The Next Steps to a Guardianship Once Your Child Turns 18
In Ohio, the probate court may appoint a legal guardian for a minor child or incapacitated adult who needs help managing their personal and financial affairs. Generally, guardianship for a minor will automatically terminate once the child turns 18 years or as ordered by the court. However, depending on the surrounding circumstances, the legal guardian may be eligible to request guardianship to continue even after the child becomes an adult.
I’m dedicated to offering experienced legal services and comprehensive guidance to clients in estate planning and guardianship-related matters. My team of knowledgeable Ohio estate planning attorneys can enlighten you about how to continue guardianship once your ward turns 18 years and guide you through the legal processes involved. Our firm is proud to serve clients across Columbus, Ohio, and surrounding areas throughout Central Ohio.
Guardianship is a legal arrangement whereby the probate court appoints a person (a legal guardian) for a minor child or an incompetent adult who cannot care for themselves or manage their financial affairs. In Ohio, the guardian appointed by the probate court will have the legal authority and duty to make decisions about the personal affairs, medical care, housing, and financial matters of the ward or protected person.
What Happens When the Child Turns 18?
Generally, when the minor child turns 18 years of age, guardianship will end. According to Ohio laws, guardianship for a minor child terminates once the minor attains the age of 18 or when otherwise ordered by the probate court. However, there are certain situations where guardianship may need to continue.
In What Circumstances Should Guardianship Continue?
Guardianship may continue for an older child under the following circumstances:
The ward still remains incompetent—physically or mentally impaired.
The child lacks the capacity to make decisions about personal and financial matters.
A skilled lawyer can enlighten you about the process of seeking continued guardianship and help you navigate key decisions.
The Process of Continued Guardianship
Here are the steps involved in seeking continued guardianship in Ohio after a child turns 18:
Determination of Incompetence
In order to obtain continued guardianship in Ohio, the probate court must first certify that the person is incompetent or lacks the capacity to make informed decisions about their personal affairs and finances. Determining incompetency may require a comprehensive medical evaluation.
The physician must attest, through an affidavit or written statement under oath, that the person’s level of reasons or ability to make decisions makes them incompetent, and guardianship should be continued. Also, there must be a medical diagnosis and prognosis to validate the claim of incompetency.
A hearing will be scheduled where both the ward and the applicant for legal guardian will appear in front of a judge. During the hearing for continued guardianship, the court will listen to testimonies from interested parties. The court will also allow the proposed ward to voice their opinion. The judge will evaluate any available evidence, investigations, and arguments before making a decision.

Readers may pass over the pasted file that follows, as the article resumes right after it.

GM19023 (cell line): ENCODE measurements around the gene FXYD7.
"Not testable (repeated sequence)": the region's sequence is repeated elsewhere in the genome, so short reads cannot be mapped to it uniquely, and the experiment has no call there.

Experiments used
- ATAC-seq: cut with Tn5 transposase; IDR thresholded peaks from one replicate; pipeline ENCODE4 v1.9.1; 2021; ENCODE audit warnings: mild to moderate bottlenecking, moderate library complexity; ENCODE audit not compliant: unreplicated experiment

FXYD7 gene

Once the judge or probate court has evaluated the reports, testimonies, and statements from interested parties, they will make a decision on whether continued guardianship is necessary. The court will also determine if the guardianship applicant is suitable to serve as the protected person’s legal guardian.
Appointment of Guardian
If the probate court determines that the person needs a guardian, an order will be issued. The legal guardian’s name will appear in the order. To confirm their appointment, the legal guardian will:
Take the Oath of Guardian from the court
Receive Letters of Guardianship from the court
If you’ve been appointed as a guardian to an incapacitated loved one, an experienced Ohio guardianship attorney can enlighten you about your roles and responsibilities and help you perform these duties diligently.
Trusted Guidance When You Need It Most
Legal guardians of minors are tasked with the responsibility of caring for them and helping them make decisions about their finances and legal affairs. However, in case the minor is still incompetent—even after turning 18 years—continued guardianship may be in their best interests. An experienced estate planning attorney can help you explore your possible legal options and determine the best course of action.
I’m committed to advising and guiding clients through the complexities involved in seeking continued guardianship. As your attorney, I can evaluate your unique situation and determine if continued guardianship is in the ward’s best interests. My legal team will help file your petition, guide you through the legal processes involved, and represent you intelligently at the guardianship hearing.
Contact me today to schedule a simple consultation with seasoned guardianship attorneys. My team and I proudly serve clients across Columbus, Ohio, and surrounding areas throughout Central Ohio.